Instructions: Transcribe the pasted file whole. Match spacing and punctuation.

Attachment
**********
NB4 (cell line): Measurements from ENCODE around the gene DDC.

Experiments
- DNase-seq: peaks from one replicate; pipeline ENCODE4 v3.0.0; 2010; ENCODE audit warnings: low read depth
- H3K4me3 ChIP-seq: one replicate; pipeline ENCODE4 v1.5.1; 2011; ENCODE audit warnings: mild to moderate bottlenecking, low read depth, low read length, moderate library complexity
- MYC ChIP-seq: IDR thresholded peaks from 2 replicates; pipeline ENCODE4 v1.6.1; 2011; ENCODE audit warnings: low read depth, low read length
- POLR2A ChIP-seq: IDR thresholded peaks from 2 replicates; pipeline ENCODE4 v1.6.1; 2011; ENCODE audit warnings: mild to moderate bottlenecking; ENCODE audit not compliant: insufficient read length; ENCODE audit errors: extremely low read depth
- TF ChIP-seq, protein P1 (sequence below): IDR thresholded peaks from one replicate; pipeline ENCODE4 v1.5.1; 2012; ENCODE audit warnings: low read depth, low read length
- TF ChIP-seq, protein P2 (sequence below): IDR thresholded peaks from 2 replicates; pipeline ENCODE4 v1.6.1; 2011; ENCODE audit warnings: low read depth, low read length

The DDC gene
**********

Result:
NB4 (cell line): Measurements from ENCODE around the gene DDC.

Experiments
- DNase-seq: peaks from one replicate; pipeline ENCODE4 v3.0.0; 2010; ENCODE audit warnings: low read depth
- H3K4me3 ChIP-seq: one replicate; pipeline ENCODE4 v1.5.1; 2011; ENCODE audit warnings: mild to moderate bottlenecking, low read depth, low read length, moderate library complexity
- MYC ChIP-seq: IDR thresholded peaks from 2 replicates; pipeline ENCODE4 v1.6.1; 2011; ENCODE audit warnings: low read depth, low read length
- POLR2A ChIP-seq: IDR thresholded peaks from 2 replicates; pipeline ENCODE4 v1.6.1; 2011; ENCODE audit warnings: mild to moderate bottlenecking; ENCODE audit not compliant: insufficient read length; ENCODE audit errors: extremely low read depth
- TF ChIP-seq, protein P1 (sequence below): IDR thresholded peaks from one replicate; pipeline ENCODE4 v1.5.1; 2012; ENCODE audit warnings: low read depth, low read length
- TF ChIP-seq, protein P2 (sequence below): IDR thresholded peaks from 2 replicates; pipeline ENCODE4 v1.6.1; 2011; ENCODE audit warnings: low read depth, low read length

The DDC gene